This is my first time participating in the session and what could be a more appropriate topic than “My first Belgian”. I became conscious of the craft beer movement in the mid-nineties during what was to become the first of ten Christmases spent in Vermont. Unable to drink due to the unnecessarily restrictive drinking age of 21, I had to make do listening to conversations about beer by enthusiastic drinkers. Whilst some of the Von Trappes were living close by, it wasn’t Austrian beers that seemed to be lusted over but Belgian ones. Indeed, this trend continues today when US breweries are so influenced by different styles of beer produced by a country 28 times smaller.
I can’t recall for definite when I first tried a beer from Belgium. The older brother at times was gifted beers chosen more for their alcoholic strength than style or origin. At times he’d share some of these when I was under-age but that being said he also gave me Buckfast at one time too. It is possible that an early introduction was via Leffe and Stella Artois would’ve been a likely candidate as well. Unfortunately, I never did get to go to Belgo while it was open in Dublin.
This year marks the centenary of the outbreak of World War One and it is fitting that my first Belgian beer is coincidentally linked to a trip to see the battlefields back in 1999. It was the Easter weekend during my Leaving Cert year and I spent it in Brussels. Dinner with my parents on Good Friday required the observation of no meat (on my mother’s orders) so it consisted simply of a plain-enough pizza. Back in the hotel with the parentals retired to their room, I visited the bar. The bar of the Gresham Belson Hotel was non-descript, functional and modernist. The counter was small with space for a solitary barman behind.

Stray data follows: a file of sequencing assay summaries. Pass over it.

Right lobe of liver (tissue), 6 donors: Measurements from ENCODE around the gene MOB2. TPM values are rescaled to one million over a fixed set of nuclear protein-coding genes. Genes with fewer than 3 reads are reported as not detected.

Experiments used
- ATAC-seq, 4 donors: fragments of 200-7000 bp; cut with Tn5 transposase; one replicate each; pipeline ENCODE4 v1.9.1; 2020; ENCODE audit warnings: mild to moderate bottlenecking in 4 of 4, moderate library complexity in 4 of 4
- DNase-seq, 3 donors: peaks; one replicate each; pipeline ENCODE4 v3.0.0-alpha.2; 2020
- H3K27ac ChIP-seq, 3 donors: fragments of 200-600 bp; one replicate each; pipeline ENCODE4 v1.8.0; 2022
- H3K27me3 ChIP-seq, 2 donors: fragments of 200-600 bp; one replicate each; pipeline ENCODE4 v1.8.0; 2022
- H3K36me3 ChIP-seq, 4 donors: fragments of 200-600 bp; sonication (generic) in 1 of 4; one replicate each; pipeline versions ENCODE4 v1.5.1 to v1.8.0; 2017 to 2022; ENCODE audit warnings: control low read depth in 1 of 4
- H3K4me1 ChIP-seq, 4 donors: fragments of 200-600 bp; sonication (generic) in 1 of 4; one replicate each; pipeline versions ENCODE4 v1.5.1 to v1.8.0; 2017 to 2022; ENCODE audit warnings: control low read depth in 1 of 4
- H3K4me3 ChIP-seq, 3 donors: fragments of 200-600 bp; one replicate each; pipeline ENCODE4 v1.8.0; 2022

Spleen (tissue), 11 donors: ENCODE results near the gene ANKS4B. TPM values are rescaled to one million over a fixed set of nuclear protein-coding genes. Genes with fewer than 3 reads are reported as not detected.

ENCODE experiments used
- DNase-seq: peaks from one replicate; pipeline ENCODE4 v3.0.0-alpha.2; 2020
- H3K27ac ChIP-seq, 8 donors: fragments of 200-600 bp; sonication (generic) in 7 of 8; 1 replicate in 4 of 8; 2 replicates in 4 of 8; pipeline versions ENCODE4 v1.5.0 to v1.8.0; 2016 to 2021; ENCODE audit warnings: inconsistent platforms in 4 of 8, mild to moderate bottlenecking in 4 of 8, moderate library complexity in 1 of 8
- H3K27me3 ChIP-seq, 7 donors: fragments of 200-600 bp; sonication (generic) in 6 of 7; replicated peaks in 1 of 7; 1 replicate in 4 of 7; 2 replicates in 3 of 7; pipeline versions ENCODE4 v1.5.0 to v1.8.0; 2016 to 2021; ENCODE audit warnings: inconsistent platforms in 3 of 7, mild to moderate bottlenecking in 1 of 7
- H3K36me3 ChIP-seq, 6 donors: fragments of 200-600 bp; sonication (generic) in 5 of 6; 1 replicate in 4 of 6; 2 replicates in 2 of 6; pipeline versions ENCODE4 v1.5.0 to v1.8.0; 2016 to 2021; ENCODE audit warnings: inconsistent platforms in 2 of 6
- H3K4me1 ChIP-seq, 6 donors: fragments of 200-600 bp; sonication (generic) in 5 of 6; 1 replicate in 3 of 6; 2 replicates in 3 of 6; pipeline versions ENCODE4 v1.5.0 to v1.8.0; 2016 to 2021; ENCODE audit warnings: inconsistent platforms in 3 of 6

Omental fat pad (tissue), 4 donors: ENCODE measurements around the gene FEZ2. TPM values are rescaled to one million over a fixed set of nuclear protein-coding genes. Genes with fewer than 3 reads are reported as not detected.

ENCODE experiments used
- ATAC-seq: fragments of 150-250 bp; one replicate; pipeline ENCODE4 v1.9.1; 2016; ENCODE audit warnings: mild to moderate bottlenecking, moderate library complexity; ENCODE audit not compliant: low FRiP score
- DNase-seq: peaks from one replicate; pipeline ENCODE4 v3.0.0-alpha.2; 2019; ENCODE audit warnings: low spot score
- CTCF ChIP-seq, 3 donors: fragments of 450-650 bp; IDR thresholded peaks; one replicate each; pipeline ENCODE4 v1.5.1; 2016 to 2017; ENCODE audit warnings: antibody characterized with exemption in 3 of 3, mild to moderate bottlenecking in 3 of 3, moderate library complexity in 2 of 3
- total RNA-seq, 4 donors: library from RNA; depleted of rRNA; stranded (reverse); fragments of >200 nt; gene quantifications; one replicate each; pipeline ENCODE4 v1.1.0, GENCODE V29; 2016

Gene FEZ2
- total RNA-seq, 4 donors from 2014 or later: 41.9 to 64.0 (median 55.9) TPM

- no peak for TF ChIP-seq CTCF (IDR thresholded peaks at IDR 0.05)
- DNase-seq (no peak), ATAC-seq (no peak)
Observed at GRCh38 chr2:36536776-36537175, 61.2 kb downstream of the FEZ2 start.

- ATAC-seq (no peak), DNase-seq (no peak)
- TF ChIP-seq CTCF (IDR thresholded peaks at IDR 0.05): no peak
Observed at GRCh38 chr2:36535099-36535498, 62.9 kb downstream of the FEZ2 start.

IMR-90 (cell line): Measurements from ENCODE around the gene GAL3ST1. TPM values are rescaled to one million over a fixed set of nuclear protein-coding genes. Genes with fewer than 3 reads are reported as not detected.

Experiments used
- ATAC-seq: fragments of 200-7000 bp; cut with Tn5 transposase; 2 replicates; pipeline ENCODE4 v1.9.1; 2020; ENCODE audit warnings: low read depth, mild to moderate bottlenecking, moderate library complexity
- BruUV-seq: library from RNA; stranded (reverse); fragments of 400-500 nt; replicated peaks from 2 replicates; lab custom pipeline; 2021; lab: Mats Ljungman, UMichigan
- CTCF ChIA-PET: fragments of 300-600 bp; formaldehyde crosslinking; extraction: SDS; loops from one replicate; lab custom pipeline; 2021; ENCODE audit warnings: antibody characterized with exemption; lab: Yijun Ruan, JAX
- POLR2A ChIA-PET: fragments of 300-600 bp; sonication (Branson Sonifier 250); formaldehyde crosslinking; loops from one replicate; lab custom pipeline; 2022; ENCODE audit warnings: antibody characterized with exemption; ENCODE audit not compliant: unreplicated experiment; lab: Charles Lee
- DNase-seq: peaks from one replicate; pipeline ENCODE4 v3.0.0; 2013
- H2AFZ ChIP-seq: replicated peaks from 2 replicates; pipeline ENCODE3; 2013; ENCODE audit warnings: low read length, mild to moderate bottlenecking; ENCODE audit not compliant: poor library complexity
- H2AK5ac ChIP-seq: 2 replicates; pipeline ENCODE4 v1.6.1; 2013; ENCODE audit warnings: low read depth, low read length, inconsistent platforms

Wondering what to drink, the barman was quickly on hand to make some suggestions. This is a feature of Belgian bars. Their suggestions on the other hand may not be always welcome (a friend is just back from Antwerp where a barman tried not to serve her Rochfort 10 because it might be too strong for her). However, suggestions offered may lead visitors discover some rare treasures. It was one such suggestion in Delirium, back when it was just the one bar, which led me to discover Saison Dupont almost ten years ago now. So what did the barman offer me on this occasion? Well, given that Easter is a time for reverence and observance, he felt it was appropriate for me to try a beer produced by monks.
My first real Belgian beer experience was a bottle of Chimay Rouge. The barman was Flemish so addressed it as Chimay Dubbel. I had great fun the next morning asking at the front desk how to get to Yprès, only for the reply to be a mini-lesson on how to pronounce Ieper (from recollection it’s like eeeee – p – rrrrr). The barman told me the importance of decanting it into a glass, the right glass of course. This glass was a chalice. It was so different to Dublin where people were still getting excited over consuming Miller from bottles as the height of early Celtic Tiger sophistication. The beer was different to any dark beer I had tried before. The sweetness and pleasant carbonation grabbed hold of me. Instantly you could get a sense of localism in their beer and cuisine. I had a waffle or two and come chocolate of course earlier that day.